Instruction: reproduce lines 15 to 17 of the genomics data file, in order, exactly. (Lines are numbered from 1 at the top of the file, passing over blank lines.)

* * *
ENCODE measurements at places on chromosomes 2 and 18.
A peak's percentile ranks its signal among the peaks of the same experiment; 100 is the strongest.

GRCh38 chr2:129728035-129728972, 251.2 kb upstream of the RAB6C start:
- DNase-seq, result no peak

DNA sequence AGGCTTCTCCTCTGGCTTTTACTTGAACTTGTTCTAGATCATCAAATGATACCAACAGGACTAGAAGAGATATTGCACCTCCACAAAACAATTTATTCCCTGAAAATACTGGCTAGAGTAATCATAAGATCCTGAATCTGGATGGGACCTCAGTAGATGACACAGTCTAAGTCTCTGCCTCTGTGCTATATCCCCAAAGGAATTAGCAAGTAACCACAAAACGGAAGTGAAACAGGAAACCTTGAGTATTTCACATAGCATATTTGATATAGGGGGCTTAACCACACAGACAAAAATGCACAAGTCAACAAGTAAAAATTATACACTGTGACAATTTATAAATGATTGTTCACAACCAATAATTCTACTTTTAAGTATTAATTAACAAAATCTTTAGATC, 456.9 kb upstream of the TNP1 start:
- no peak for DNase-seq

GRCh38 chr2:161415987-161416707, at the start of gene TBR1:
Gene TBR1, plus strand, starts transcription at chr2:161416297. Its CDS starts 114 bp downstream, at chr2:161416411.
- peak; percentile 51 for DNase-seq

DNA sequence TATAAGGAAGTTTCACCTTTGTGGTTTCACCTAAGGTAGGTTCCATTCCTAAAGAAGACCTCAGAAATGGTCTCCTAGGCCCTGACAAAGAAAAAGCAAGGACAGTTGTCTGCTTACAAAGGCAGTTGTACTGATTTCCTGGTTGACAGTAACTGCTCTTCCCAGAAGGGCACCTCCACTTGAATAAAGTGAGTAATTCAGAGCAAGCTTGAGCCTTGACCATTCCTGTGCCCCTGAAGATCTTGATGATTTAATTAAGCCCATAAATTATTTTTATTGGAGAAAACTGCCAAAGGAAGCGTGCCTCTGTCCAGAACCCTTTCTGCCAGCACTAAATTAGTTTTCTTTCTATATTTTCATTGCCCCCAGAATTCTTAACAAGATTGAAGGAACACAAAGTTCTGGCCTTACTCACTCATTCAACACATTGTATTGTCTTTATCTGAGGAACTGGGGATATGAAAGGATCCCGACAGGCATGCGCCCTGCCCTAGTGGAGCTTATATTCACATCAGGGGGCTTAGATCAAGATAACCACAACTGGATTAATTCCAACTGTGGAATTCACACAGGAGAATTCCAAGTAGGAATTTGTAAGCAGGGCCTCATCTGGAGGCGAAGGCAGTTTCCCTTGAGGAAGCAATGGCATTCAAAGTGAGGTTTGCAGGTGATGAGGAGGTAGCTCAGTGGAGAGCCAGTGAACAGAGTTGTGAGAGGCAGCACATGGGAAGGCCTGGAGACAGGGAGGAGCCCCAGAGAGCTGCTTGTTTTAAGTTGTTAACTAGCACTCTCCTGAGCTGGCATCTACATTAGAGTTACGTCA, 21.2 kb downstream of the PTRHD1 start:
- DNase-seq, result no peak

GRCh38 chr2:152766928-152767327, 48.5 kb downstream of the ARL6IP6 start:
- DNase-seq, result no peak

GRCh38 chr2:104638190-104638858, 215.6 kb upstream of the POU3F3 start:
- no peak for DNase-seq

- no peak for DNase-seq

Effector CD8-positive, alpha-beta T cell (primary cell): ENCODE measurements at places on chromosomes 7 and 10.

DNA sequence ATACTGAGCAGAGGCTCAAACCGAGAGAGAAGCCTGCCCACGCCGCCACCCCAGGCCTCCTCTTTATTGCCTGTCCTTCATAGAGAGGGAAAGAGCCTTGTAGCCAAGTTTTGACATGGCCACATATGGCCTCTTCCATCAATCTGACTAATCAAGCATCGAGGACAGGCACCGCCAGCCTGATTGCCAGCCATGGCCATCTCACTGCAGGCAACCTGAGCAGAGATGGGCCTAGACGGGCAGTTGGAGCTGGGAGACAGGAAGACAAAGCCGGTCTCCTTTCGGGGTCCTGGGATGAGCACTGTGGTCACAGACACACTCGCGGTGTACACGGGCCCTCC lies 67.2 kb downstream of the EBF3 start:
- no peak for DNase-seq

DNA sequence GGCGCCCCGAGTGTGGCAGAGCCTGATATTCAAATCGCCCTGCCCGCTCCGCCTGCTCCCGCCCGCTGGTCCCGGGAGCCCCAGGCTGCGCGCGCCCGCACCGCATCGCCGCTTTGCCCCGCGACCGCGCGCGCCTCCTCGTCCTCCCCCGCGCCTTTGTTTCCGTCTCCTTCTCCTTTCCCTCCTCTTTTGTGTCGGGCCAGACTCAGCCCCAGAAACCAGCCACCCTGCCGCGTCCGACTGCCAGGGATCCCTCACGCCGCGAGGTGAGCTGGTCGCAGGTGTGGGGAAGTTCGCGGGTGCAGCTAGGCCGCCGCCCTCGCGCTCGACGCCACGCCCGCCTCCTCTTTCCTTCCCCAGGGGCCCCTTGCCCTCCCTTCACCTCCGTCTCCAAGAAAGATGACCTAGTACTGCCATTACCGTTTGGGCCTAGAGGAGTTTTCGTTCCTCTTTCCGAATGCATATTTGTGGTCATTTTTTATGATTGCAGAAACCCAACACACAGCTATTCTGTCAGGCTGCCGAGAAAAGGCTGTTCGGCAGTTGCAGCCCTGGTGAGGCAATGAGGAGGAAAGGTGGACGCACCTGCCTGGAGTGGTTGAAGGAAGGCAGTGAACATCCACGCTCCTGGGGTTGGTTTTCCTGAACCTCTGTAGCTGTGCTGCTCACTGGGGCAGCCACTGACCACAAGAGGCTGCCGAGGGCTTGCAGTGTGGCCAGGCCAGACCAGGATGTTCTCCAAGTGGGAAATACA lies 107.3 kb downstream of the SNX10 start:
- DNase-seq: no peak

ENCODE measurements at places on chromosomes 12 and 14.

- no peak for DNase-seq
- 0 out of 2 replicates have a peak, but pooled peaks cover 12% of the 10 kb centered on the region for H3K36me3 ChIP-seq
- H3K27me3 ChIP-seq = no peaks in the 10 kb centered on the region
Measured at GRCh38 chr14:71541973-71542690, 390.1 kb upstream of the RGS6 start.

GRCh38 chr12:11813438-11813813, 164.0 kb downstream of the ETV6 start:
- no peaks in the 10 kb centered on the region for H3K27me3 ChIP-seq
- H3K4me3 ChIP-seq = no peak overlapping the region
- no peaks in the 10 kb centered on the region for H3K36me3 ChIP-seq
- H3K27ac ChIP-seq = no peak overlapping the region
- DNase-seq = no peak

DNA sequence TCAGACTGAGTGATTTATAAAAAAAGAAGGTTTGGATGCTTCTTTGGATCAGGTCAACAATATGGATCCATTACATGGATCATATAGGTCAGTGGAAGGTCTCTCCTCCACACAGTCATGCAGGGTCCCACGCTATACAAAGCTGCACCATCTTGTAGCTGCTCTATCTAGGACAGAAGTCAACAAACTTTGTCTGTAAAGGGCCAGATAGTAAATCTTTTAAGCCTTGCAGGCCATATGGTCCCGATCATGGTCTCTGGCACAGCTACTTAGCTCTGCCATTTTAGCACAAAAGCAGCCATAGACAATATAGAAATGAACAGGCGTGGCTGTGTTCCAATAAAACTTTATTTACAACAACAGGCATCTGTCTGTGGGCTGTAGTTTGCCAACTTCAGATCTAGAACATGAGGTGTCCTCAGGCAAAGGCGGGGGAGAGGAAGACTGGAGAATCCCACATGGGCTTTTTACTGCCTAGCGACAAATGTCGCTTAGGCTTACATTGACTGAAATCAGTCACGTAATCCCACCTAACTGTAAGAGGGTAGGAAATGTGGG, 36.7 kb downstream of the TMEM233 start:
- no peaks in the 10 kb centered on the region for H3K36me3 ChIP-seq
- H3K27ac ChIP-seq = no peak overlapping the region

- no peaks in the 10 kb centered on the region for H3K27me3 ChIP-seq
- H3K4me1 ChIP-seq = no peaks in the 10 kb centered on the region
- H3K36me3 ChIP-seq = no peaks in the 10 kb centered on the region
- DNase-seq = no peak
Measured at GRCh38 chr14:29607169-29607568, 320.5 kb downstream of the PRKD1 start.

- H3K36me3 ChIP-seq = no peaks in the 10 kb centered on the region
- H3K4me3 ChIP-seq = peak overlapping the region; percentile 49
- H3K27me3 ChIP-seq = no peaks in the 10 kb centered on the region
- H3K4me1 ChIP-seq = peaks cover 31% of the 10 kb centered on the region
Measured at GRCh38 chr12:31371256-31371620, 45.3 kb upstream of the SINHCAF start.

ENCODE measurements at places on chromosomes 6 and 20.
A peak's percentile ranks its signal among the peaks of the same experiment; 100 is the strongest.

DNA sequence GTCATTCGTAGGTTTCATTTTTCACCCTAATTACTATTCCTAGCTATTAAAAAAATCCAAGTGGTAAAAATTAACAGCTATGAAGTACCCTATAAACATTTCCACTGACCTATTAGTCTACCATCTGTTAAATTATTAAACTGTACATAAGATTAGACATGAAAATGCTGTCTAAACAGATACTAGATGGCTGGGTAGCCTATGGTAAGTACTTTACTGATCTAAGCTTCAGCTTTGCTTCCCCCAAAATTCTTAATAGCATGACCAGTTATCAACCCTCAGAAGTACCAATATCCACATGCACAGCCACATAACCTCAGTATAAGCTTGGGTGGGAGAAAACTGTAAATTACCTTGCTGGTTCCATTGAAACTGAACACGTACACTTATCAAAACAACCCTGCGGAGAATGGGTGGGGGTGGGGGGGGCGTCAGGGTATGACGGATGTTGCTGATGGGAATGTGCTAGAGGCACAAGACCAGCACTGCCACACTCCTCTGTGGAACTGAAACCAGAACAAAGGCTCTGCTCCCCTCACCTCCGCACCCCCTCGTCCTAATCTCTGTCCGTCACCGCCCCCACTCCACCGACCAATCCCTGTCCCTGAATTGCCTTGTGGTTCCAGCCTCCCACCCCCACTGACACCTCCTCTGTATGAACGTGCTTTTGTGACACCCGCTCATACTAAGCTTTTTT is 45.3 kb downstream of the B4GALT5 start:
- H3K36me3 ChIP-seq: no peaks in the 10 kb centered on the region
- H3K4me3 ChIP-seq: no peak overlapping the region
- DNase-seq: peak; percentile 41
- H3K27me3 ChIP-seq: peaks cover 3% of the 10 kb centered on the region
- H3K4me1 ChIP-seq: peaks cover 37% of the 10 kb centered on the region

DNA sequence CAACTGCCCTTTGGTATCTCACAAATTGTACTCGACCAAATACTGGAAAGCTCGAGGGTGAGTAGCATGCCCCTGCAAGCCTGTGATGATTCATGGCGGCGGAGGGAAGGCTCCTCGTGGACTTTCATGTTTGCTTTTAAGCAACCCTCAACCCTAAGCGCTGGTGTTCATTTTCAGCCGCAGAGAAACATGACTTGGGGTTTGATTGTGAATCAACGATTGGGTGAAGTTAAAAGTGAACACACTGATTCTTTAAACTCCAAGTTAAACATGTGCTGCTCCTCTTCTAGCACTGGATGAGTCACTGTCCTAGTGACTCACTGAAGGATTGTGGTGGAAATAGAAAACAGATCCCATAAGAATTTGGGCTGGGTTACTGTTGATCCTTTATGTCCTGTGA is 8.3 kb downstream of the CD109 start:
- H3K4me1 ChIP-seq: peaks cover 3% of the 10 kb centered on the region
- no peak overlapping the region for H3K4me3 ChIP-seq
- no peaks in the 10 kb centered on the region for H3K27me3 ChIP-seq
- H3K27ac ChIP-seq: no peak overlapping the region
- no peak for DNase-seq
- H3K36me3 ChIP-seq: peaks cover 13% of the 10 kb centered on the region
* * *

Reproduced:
- no peak for DNase-seq

- no peak for DNase-seq

Effector CD8-positive, alpha-beta T cell (primary cell): ENCODE measurements at places on chromosomes 7 and 10.